Filmmaker Jason Halprin Chooses Not to Tell Great Stories

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Some filmmakers tell great stories. Jason Halprin chooses not to.

In films he'll show Saturday night at Cinema Contra, he refuses to dictate to audiences how or what they should feel or think.

The 38-year-old experimental filmmaker grew up in Pueblo. In high school, he seeped himself in the writings of Western authors such as Edward Abbey and Wallace Stegner. From them, he learned to appreciate solitude, empty landscapes and the vastness of the United States.

Halprin is both an unabashed leftist and an unapologetic American who embraces the optimism and wide-open landscapes he says define the best of this country.

Most of the films he's showing Saturday night aren't particularly political. They're contemplative and meandering. They're movies depicting landscapes and reflecting on how geography and architecture shape experience. 

His preferred method of moviemaking is simple: He likes to go on long walks, discover interesting things, and shoot them on film.

Halprin talks about finding early inspiration as a student at the University of Colorado in the films of Nathaniel Dorsky, a filmmaker who treats sand blowing in the wind as though it’s a divine message and whose cinematography is a mystical rite, pure devotion.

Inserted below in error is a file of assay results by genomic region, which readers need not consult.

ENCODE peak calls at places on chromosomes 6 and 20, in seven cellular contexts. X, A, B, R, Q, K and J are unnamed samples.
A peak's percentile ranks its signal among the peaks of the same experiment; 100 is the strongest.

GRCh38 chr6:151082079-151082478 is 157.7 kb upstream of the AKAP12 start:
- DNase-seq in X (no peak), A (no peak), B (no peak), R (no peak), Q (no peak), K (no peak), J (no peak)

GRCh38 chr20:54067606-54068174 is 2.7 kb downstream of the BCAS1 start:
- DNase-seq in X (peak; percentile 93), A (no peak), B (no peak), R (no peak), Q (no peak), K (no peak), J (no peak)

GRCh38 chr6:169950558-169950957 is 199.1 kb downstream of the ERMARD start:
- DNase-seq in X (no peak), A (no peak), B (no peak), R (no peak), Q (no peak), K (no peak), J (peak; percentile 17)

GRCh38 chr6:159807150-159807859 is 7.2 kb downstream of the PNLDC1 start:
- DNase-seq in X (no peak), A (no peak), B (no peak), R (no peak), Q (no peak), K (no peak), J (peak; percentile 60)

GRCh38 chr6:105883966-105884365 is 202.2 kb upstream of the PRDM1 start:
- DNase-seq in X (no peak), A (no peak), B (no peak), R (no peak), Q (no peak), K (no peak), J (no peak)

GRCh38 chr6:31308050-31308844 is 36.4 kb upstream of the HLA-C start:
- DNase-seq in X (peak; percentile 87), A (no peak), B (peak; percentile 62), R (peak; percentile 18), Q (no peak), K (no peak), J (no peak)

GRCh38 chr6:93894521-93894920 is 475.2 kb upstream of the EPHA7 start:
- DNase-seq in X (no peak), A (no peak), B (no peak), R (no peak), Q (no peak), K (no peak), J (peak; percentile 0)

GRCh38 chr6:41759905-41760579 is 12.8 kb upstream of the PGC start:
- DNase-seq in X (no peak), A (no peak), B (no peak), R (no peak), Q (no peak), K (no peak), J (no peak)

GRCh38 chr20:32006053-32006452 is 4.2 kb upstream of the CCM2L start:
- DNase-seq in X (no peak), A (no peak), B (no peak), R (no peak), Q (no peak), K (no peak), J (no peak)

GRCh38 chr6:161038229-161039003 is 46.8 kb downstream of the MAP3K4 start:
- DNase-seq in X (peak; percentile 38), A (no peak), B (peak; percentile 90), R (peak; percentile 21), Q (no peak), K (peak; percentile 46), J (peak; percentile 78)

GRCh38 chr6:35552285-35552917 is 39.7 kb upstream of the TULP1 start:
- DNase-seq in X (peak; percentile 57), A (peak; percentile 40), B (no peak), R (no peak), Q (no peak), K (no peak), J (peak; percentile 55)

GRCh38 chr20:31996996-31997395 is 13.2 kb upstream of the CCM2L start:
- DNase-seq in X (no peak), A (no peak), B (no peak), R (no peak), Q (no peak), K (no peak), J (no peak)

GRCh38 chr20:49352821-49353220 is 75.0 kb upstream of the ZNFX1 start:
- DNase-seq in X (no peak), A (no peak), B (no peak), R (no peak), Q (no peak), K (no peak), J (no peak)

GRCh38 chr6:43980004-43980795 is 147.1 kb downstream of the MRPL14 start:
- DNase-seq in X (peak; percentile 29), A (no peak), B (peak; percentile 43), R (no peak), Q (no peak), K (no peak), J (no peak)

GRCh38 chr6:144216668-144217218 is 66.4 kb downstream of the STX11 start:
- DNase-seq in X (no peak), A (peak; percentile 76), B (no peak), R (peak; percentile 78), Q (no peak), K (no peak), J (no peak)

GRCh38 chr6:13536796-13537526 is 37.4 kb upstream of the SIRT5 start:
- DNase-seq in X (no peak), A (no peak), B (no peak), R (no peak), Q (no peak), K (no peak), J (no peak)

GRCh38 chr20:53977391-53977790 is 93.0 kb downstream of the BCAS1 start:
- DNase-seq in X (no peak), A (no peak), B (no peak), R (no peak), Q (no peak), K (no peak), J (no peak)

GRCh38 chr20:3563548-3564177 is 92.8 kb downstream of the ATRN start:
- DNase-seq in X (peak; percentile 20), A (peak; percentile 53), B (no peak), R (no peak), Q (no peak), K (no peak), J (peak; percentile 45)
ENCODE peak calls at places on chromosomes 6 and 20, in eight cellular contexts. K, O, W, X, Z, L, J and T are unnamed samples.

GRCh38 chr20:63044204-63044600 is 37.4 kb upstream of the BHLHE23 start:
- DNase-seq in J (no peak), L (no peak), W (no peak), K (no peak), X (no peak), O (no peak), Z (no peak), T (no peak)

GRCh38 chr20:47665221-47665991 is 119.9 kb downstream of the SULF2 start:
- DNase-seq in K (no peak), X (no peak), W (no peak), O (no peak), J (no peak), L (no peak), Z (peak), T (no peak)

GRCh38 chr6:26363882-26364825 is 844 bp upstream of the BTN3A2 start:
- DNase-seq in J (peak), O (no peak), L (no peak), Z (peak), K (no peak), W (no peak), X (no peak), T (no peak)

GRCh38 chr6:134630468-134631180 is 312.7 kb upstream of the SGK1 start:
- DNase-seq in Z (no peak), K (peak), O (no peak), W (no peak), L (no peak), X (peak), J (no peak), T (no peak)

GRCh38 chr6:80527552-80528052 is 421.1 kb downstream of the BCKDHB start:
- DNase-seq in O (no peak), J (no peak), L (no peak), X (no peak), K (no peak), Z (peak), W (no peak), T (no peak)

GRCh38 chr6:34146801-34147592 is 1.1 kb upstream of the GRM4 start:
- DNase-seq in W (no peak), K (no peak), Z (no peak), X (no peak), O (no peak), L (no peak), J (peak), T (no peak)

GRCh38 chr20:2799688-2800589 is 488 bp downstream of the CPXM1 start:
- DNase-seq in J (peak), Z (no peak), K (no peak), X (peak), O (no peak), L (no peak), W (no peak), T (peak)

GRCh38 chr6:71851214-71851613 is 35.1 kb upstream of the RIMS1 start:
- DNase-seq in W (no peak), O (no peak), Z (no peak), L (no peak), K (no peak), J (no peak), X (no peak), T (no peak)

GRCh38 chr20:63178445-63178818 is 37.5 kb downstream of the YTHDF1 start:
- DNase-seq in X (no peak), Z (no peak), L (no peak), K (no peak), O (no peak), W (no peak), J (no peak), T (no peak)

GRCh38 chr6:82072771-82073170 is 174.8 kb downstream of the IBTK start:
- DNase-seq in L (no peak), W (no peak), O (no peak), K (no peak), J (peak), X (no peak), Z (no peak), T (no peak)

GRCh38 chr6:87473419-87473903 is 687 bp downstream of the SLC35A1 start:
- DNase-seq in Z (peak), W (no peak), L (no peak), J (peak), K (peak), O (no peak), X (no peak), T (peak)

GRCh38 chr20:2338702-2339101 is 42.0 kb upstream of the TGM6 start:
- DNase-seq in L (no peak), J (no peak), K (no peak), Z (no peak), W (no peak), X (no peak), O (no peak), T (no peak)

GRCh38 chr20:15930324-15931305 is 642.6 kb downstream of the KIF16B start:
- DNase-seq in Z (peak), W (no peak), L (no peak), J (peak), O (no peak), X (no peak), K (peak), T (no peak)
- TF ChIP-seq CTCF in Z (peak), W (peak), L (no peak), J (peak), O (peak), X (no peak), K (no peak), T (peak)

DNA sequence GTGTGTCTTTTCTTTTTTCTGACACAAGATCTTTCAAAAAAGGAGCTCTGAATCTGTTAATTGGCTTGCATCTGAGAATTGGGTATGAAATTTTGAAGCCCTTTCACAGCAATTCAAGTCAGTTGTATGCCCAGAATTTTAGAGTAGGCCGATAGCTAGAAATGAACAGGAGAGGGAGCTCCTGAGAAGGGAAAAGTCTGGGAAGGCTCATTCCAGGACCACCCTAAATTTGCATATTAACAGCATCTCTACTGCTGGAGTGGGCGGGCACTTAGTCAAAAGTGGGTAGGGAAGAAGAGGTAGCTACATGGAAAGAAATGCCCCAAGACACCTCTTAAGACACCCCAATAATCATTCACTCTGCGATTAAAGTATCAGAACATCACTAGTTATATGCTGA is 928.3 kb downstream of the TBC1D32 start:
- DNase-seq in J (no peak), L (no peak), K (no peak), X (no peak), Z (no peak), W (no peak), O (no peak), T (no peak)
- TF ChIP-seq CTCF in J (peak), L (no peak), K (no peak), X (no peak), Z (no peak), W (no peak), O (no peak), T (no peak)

Dorsky’s films are rooted in the possibility of transcendental experiences. Halprin, on the other hand, observes sacred moments from a distance, dabbles in documenting them, and moves on to the next shot. He’s not a cinema mystic. He's using a nostalgic technology, super 8mm film, with the restless sensibilities of a web surfer.

The films suggest that for Halperin it’s hard to focus, to be still, to be grounded in one place before walking on. He’s grasping for meaning, purpose and insight, and when he fails to find it, it doesn't stop him from documenting the experience. 

Most of the films in “Shaped by Landscape,” Saturday's program, have few people in them. He gives the audience no chance to try to understand those who do appear. The humans littering the landscape are inconsequential and distant, byproducts of their surroundings, not the sculptors of them. They occasionally acknowledge the camera — mostly with discomfort. Then they move on.

Halprin, who describes himself as “a one-page poet," admires some epic films, but he sticks to shorts and makes movies without a crew or script.

“In the act of going out to explore and find the shots, you have a lot of time with yourself,” he says, explaining how he came to be an experimental filmmaker. “It can be almost a really meditative thing.”